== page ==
The Lion Queen's Favorite

For Anglophile history buffs in particular, the book is intricately placed in the times of Charles Dickens and Queen Victoria, both circus fans who make impressive contributions.  The Queen "had a weakness for lion taming acts.” In her diary, she wrote "one can never see too often."  She doted with delight over the wild animal displays of  Sanger’s young wife, Nellie, seen above, and this earned the show two command performances before her royal majesty.  

Sanger's obvious envy for his American rivals who competed with him on his own turf, mainly William F. Cody and Barnum & Bailey, produced a torrent of  petty unflattering scorn and ridicule, some published in his memoir. "There is nothing that American showman have ever done that Englishmen have not done first and not done better." Blatantly false.  For one thing, the failed three ring format that Sanger claimed to have first used in 1860 was far better used when Barnum & Bailey took it on the road in 1881 -- if, in fact, they had "stolen" the idea from Sanger, as he claimed. There is insufficient evidence to support the boast.  Another grandiose lie?

Another Man on Another Night

The darker side of our problematic genius comes to a grizzly end when he is murdered by an axe and razor, the most likely suspect being a young man who had shared his bedroom by night, until being ejected.  Shaw covers this in a strangely incomplete manner. Explains he, ever so politely without ever dropping the H word,  the relationship between the two “followed a predictable course.  He (Sanger)  would quickly form a very close attachment with his new favorite, shower him with presents and take him wherever he went.  In Herbert Cooper’s case at least, this intimacy included sharing a bedroom.  Then, just as quickly, George would drop him and replace him with another.”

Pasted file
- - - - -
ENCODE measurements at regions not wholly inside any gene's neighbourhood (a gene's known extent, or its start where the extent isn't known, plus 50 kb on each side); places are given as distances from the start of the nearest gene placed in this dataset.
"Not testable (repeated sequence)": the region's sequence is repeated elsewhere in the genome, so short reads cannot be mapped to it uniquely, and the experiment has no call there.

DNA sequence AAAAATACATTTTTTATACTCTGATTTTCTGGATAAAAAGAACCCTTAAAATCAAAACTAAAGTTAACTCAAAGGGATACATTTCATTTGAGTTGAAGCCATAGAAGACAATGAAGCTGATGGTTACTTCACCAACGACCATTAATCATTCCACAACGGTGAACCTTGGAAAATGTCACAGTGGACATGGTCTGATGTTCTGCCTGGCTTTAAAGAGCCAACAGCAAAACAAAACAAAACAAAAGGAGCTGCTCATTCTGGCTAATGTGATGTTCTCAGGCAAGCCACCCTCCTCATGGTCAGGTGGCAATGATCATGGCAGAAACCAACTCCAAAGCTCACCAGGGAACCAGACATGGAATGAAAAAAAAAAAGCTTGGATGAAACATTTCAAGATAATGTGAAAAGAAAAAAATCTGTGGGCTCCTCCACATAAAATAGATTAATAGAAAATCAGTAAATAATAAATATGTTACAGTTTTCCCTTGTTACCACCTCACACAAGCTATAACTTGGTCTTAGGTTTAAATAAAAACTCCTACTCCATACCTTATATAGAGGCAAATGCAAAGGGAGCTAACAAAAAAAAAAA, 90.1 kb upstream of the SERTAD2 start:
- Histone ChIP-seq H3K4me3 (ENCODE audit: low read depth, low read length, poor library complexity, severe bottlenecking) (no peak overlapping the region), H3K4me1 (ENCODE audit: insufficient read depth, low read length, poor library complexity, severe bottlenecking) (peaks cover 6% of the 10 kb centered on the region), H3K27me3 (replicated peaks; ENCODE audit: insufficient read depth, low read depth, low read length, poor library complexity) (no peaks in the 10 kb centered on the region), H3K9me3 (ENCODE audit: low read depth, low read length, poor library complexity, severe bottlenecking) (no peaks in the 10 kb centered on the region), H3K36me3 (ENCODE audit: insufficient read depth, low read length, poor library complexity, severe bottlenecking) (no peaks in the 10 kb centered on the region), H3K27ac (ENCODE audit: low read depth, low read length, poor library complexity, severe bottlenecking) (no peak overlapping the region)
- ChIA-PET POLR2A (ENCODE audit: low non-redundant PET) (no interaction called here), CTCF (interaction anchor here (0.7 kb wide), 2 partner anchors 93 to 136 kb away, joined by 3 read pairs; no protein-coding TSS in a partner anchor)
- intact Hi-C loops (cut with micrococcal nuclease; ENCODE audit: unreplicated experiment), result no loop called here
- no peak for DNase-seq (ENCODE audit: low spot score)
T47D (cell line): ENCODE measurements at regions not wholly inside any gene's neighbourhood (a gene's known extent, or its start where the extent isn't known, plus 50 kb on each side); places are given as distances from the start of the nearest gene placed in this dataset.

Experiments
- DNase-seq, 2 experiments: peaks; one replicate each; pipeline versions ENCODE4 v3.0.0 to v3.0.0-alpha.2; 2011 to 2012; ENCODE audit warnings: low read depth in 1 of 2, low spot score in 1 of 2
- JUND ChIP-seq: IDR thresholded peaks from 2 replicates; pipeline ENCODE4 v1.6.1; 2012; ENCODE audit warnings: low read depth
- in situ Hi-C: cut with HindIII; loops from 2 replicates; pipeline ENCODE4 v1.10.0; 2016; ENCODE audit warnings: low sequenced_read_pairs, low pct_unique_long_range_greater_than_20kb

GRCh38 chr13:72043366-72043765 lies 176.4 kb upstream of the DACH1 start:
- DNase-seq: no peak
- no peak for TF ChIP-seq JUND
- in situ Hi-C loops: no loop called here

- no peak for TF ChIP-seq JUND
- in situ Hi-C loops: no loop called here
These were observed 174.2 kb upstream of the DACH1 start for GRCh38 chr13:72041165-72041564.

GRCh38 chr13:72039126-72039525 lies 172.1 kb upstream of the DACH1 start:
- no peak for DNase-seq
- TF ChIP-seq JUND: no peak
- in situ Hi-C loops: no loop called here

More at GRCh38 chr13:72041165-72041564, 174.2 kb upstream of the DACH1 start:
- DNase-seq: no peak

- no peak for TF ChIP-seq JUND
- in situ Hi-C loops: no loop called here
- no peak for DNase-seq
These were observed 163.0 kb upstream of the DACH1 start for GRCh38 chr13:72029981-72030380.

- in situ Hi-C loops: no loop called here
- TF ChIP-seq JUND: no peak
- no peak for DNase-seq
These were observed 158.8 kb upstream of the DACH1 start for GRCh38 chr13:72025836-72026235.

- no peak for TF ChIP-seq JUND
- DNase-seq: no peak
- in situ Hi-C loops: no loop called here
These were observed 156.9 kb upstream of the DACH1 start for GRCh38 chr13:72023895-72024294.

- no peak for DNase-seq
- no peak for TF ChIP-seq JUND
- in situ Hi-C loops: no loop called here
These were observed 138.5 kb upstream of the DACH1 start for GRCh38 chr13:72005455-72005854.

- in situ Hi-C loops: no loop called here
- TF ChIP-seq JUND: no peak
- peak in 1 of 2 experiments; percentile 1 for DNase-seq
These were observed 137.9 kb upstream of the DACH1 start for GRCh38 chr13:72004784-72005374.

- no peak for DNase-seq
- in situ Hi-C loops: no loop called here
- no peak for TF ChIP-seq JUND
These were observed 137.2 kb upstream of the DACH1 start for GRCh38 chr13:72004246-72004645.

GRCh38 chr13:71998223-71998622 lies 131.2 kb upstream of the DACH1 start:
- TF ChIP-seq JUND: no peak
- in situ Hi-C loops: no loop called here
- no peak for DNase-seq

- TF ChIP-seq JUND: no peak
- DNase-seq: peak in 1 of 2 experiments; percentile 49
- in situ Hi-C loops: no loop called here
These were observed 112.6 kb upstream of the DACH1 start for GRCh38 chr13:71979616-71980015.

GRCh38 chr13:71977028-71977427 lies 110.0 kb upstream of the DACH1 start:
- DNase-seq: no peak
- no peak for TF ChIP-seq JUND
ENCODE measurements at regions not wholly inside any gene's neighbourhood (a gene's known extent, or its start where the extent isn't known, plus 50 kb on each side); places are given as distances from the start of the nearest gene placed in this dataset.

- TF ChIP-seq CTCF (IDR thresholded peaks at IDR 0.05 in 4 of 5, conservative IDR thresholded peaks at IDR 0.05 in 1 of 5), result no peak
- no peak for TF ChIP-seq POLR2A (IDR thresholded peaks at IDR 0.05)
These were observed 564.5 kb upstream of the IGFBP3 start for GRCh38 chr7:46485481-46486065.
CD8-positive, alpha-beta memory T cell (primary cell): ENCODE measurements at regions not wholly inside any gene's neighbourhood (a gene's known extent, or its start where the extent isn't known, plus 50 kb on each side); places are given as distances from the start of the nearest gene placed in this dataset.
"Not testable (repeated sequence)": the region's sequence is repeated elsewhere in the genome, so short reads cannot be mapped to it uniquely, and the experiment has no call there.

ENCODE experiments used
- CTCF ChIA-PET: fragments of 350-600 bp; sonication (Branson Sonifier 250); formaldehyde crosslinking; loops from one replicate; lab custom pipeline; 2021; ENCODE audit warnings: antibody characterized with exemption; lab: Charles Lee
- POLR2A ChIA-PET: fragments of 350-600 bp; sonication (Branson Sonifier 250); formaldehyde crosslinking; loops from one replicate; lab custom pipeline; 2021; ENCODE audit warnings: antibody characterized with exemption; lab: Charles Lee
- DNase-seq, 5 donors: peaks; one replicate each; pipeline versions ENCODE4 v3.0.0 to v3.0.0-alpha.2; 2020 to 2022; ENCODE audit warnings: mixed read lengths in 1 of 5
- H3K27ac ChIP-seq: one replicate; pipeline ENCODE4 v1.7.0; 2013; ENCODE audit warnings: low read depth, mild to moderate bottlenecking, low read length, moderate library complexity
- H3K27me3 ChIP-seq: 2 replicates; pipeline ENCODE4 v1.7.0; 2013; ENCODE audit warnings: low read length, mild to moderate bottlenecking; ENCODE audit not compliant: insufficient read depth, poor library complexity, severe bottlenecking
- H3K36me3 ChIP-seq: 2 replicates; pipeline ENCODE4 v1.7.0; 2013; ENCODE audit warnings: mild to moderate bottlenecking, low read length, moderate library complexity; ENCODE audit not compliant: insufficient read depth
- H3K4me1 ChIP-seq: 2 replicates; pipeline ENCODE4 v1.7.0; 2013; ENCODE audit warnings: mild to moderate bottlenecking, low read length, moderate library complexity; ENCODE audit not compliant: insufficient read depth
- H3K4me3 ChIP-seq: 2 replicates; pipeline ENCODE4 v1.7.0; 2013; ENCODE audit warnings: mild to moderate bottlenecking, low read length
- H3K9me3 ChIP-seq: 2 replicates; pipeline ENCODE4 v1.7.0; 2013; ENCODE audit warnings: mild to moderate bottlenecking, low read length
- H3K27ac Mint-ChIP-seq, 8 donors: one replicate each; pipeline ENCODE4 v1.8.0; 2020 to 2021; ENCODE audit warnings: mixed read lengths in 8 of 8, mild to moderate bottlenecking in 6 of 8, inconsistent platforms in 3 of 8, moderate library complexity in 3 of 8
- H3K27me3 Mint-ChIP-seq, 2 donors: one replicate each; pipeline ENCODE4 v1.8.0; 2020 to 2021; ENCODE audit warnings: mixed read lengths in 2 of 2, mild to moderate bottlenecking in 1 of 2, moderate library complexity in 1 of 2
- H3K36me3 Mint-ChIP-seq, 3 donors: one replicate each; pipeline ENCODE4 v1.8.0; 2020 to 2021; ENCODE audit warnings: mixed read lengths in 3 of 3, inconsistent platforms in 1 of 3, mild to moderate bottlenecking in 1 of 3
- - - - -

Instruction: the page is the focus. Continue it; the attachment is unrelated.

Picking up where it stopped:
Such was the fate of the tall and handsome, 29-year old  Cooper  “usurped in Sanger’s affections by Arthur Jackson, just as surely as Herbert himself had been a substitute for someone else. One day he was the old man's special friend,  the next he was effectively ostracized, excommunicated from the Park Farm inner sanctum.”

Notice how much fun our author seems to have over that last line, which only makes it more incredible that he would not have at least raised the subject of a homosexual union or fetish of some kind, if only to raise the issue and put it to rest. I was left fairly dumbfounded.

Shaw defers to the press, plenty interested in Sanger’s relations with Cooper.   Some  newspapers suspected revenge being the motive, had Cooper in fact been the assailant.  In the end, sketchy testimony leaves a muddled impression, although Shaw wishes us to believe otherwise. That is, that the killer was not Cooper.  The Times at the time believed he was.  Others believe it still to be a mystery.

There is much to hold your interest in this offbeat treat.  I have never dug deep enough to realize how the Brits were as drawn to the kink and gore of side shows as we were over here. Another topic that held my fascination was the  intersection between British and American circus owners over both their rivalries and the exchange and/or leasing of each other’s ideas, with vividly described cameos from likes of P.T. Barnum and William Buffalo Bill Cody. After all, we and they were in the same business when “elephants were the perpetual Victorian circus favorites.”  Which makes this book a must-read for serious scholars and lovers of circus history.

I’ll go out with a teaser.  You could  never guess how Cooper’s life came to an end.

Shaw is also the author of The First Showman: The Extraordinary Life of Philip Astley.

Memo to Masterpiece.  If you can’t see the drama in this, you don't deserve to be funded.   Over to you, ITV?